16:28 GMT22 April 2021
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    The United States deployed nuclear weapons in Western Europe in the 1950s, growing the arsenal to about 8,000 warheads at the height of the Cold War. The number of nukes stationed on the continent was cut down dramatically in the 1990s but the weapons were never eliminated completely, to the chagrin of Moscow and some of Washington’s own allies.

    The Trump administration appears to have quietly removed approximately 50 of America’s B61 nuclear gravity bombs from their Europe- and Turkey-based warehouses, leaving about 100 warheads stationed across the two regions, a report by the Congressional Research Service indicates.

    The think tank, tasked with informing US lawmakers on a range of policy, says the changes have been alluded to in recently unclassified reports, with the nukes redeployed even though US officials “did not announce any changes to the existing basing of US nuclear weapons in Europe.”

    A January report from the Bulletin of the Atomic Scientists on the current status of the US nuclear arsenal appears to confirm that about 100 B61s are now stationed at US bases across five European countries, down from previously reported estimates of 150.

    The nukes are said to be stationed in Italy (at the Aviano and Ghedi bases), Germany (Buchel Air Base), Belgium (Kleine Brogel base), the Netherlands (Volkel base), and in Turkey (Incirlik). Researchers attributed the drop in deployed nukes to a “reduction of operational storage capacity at Aviano and Incirlik,” with about 130 B61s now said to be stored at bases in the US and kept ready for operations in Asia or other locations outside Europe.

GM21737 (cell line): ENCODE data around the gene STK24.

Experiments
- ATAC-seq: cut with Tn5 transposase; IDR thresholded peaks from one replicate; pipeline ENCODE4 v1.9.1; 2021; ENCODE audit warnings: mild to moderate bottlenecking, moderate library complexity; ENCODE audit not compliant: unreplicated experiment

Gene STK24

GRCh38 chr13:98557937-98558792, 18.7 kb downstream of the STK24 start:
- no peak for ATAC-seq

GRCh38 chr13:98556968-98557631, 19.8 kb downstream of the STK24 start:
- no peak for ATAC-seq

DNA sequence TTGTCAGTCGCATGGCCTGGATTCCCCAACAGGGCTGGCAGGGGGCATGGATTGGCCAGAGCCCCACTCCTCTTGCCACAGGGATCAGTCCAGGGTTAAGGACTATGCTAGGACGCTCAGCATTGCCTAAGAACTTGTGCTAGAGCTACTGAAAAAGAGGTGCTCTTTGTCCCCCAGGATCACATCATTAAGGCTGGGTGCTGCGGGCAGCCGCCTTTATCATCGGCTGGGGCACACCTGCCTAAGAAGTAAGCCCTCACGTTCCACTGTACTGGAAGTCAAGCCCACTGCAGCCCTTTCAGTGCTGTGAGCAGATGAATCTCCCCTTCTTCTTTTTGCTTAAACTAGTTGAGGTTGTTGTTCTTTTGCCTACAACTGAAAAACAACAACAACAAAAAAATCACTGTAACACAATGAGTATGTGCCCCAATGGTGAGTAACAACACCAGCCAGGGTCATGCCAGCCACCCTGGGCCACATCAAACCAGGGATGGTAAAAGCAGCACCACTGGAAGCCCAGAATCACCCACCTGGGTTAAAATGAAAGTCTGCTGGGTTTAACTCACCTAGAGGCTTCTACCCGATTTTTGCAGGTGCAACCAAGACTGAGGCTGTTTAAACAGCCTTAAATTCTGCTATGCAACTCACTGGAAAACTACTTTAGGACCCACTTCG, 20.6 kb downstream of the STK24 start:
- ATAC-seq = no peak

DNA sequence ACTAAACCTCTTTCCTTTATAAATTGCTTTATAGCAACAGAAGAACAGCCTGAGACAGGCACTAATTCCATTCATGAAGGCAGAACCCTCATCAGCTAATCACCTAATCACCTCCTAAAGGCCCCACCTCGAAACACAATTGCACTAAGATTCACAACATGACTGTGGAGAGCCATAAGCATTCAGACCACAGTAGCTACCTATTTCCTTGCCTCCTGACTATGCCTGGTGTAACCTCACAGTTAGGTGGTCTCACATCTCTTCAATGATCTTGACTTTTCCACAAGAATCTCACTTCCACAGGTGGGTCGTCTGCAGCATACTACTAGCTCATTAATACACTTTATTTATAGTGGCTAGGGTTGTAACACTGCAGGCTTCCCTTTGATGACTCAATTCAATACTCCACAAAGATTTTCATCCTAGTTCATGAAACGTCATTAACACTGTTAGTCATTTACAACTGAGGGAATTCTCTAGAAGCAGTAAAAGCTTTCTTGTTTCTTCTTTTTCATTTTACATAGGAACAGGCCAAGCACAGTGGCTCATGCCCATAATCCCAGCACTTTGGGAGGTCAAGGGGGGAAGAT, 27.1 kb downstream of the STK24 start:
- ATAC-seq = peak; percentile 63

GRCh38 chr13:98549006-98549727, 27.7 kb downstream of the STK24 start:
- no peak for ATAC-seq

The Bulletin of the Atomic Scientists also reports that the number of bombs at Turkey’s Incirlik base dropped from 50 to about 20 amid security concerns first raised in the wake of the failed 2016 coup and its aftermath.

    Moscow has spent years calling on Washington and its allies to remove all US nuclear weapons from Europe, with both Russian and European officials describing them a “relic of the Cold War.” Russia has also criticised the NATO concept of “nuclear sharing,” which allows non-nuclear power allies to take part in the planning of operations using nukes. Russia argues that in addition to arousing tensions and suspicions in Russia-NATO relations, NATO “nuclear sharing” is a violation of the Treaty on the Non-Proliferation of Nuclear Weapons.

    Sources in the Russian government told local media that Moscow has not been informed of any changes in the US’s Europe-based nuclear arsenal, with one unnamed official indicating that it was possible that the reduction may be related to the bombs’ modernisation.

    Evgeny Buzhinsky, a retired Lt. Gen. in the Russian Armed Forces, told the newspaper that he does not believe in the possibility of the complete withdrawal of US nuclear bombs from Europe, but added that if Russian military planners could verify that reductions had been made, this might lead to changes in which targets are selected for destruction in the event of war.

    The US military committed to upgrading its arsenal of B61 bombs in the mid-2010s, opting for the creation of a smaller variant known as the B61-12, the testing of which was recently shown at the Tonopah Test Range in Nevada. The weapon is touted for its ability to be carried inside an F-35’s internal weapons bay. The bomb has four yield options: 0.3 kilotons, 1.5 kilotons, 10 kilotons, and 50 kilotons. For comparison, the nuclear bombs which the US dropped on Hiroshima and Nagasaki in August 1945 were equivalent to about 15 and 18 kilotons, respectively.

    The US began a thirty-year, $1.2 trillion spending spree to upgrade its nuclear arsenal in 2016, with costs ballooning to as much as $1.7 trillion under the Trump administration, which has pushed for additional spending on things like new micro nukes and a new sea-launched cruise missile. Earlier this month, President Biden’s allies in Congress introduced a bill proposing the scrapping of some of the proposed Trump add-ons.

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